• did you ever find this movie? I remember it as you do - vaguely. It was black and white, the prisoner learned and/or practices whatever chess he may have already know - all in the name of surviving mentally. There was a scene, after he was released and in society, where he entered a large hotel or building lobby where the floor was black and white checkerboard designs and the protagonist started to freak because the people walking or standing about became chess pieces to him and he began to move people around on that floor. Great movie - would love to find it again - perfect example of how vis – Jack Fultz May 17 '17 at 15:06

Die Grünstein-Variante (1985)

Three prisoners in a pre-World War Two French jail occupy the long hours before their courtroom trials, each after his own fashion: the young German sailor Lodeck teaches chess to the elderly Jew Grünstein, while their simpleminded Greek cellmate daydreams aloud about being Kaiser Wilhelm's personal chef. Showing more patience than aptitude, the novice Grünstein unwittingly stumbles onto a foolproof chess strategy, the secret of which will elude a mystified Lodeck for the rest of his life. It may play like theater, but it's good theater, written and directed with humor and sympathy and graced by a trio of fine performances.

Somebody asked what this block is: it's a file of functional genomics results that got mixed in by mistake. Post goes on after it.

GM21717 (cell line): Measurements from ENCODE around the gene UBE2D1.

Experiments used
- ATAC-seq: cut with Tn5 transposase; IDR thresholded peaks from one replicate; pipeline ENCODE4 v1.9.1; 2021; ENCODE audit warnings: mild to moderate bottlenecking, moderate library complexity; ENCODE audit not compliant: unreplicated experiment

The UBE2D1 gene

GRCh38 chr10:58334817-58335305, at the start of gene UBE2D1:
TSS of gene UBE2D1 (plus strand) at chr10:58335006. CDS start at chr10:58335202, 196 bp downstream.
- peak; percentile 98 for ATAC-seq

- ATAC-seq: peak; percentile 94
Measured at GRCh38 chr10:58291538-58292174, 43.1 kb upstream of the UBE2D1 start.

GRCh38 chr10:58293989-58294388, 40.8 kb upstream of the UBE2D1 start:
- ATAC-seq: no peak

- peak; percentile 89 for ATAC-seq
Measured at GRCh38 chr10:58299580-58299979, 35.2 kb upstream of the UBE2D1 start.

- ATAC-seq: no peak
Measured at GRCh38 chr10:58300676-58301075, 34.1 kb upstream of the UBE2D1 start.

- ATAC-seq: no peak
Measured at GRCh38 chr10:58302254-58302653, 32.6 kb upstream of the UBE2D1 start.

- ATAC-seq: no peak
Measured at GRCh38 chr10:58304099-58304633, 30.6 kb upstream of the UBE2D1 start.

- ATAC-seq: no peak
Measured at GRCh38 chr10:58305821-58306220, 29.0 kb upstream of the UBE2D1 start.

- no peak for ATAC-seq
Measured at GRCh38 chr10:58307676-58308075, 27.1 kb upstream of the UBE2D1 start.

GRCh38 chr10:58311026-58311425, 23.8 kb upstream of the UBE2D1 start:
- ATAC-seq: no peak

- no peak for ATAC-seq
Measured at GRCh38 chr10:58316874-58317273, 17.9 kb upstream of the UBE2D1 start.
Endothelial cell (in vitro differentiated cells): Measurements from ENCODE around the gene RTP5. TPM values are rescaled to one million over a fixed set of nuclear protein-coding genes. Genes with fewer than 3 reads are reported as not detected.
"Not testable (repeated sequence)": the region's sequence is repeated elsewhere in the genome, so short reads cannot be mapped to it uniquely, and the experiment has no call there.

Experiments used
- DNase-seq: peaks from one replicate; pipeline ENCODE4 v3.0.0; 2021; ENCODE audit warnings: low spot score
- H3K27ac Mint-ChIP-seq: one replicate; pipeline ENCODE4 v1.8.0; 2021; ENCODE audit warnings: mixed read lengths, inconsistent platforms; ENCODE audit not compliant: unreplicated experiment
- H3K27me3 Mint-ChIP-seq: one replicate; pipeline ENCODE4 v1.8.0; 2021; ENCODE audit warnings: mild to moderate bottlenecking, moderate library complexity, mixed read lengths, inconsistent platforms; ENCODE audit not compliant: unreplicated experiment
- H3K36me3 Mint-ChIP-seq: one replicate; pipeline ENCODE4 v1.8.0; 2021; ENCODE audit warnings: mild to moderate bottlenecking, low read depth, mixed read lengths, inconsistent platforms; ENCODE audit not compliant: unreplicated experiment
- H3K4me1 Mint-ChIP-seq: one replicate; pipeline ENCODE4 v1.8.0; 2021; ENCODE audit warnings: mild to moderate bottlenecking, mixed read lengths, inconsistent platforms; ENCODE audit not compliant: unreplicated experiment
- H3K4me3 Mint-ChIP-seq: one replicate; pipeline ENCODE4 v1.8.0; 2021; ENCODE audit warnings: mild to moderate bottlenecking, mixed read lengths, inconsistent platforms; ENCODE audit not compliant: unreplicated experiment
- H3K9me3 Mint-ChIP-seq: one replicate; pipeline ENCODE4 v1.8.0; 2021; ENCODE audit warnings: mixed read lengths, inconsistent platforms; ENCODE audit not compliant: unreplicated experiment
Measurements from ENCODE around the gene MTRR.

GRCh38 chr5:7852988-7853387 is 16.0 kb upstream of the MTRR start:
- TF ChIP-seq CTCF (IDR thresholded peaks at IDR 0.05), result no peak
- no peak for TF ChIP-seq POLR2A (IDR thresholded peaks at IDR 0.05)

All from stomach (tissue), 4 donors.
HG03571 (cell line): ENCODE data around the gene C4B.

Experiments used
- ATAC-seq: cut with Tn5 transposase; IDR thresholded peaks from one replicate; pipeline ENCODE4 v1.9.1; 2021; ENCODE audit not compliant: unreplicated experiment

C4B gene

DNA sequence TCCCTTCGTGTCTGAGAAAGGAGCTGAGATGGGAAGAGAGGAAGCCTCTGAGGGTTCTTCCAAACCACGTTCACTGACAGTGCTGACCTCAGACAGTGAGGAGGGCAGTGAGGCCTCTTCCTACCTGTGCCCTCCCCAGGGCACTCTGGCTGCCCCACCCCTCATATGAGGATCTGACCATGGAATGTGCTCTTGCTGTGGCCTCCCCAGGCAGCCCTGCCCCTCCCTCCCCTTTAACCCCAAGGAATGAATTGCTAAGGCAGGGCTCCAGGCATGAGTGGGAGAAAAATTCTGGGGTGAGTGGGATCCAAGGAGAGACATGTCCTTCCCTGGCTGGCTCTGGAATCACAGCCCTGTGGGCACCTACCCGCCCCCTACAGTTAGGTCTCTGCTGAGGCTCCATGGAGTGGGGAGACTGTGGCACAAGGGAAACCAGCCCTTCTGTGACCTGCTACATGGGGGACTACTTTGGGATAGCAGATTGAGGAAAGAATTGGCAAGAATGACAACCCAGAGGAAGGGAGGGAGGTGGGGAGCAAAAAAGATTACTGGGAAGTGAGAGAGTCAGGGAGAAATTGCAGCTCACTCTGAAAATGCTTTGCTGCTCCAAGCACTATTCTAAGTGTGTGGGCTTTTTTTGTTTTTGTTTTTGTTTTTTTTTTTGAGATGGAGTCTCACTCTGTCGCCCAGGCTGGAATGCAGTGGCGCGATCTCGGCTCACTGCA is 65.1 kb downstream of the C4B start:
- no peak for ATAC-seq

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    Apparently I mixed up those two movies in my memory, because -- apart from the detail about chess pieces made from bread -- this is definitely the one I meant. – DevSolar Nov 6 '16 at 9:03
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    If you quote external sources in whole, please put them into proper quote markup to show that it's taken from somewhere else and please try to reference the source (preferably with a link) for proper attribution. – Napoleon Wilson Nov 6 '16 at 12:11

I guess you got some parts wrong, but it should be the German movie Schachnovelle